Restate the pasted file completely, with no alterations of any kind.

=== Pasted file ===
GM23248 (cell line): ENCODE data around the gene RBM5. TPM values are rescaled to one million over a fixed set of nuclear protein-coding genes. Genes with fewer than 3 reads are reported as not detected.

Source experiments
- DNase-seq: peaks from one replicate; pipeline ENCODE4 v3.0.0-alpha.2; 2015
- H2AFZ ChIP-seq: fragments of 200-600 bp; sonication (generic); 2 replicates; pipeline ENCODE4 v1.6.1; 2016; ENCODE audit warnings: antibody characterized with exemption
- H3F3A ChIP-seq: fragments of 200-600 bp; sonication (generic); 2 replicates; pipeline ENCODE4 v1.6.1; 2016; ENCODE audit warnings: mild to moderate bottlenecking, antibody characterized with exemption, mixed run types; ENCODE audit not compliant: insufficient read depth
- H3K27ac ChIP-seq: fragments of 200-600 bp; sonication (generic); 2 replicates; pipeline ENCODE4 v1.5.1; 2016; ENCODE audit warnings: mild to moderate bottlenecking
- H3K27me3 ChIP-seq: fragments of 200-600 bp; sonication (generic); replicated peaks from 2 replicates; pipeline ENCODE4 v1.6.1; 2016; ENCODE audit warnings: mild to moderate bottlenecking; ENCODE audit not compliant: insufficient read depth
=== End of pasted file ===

GM23248 (cell line): ENCODE data around the gene RBM5. TPM values are rescaled to one million over a fixed set of nuclear protein-coding genes. Genes with fewer than 3 reads are reported as not detected.

Source experiments
- DNase-seq: peaks from one replicate; pipeline ENCODE4 v3.0.0-alpha.2; 2015
- H2AFZ ChIP-seq: fragments of 200-600 bp; sonication (generic); 2 replicates; pipeline ENCODE4 v1.6.1; 2016; ENCODE audit warnings: antibody characterized with exemption
- H3F3A ChIP-seq: fragments of 200-600 bp; sonication (generic); 2 replicates; pipeline ENCODE4 v1.6.1; 2016; ENCODE audit warnings: mild to moderate bottlenecking, antibody characterized with exemption, mixed run types; ENCODE audit not compliant: insufficient read depth
- H3K27ac ChIP-seq: fragments of 200-600 bp; sonication (generic); 2 replicates; pipeline ENCODE4 v1.5.1; 2016; ENCODE audit warnings: mild to moderate bottlenecking
- H3K27me3 ChIP-seq: fragments of 200-600 bp; sonication (generic); replicated peaks from 2 replicates; pipeline ENCODE4 v1.6.1; 2016; ENCODE audit warnings: mild to moderate bottlenecking; ENCODE audit not compliant: insufficient read depth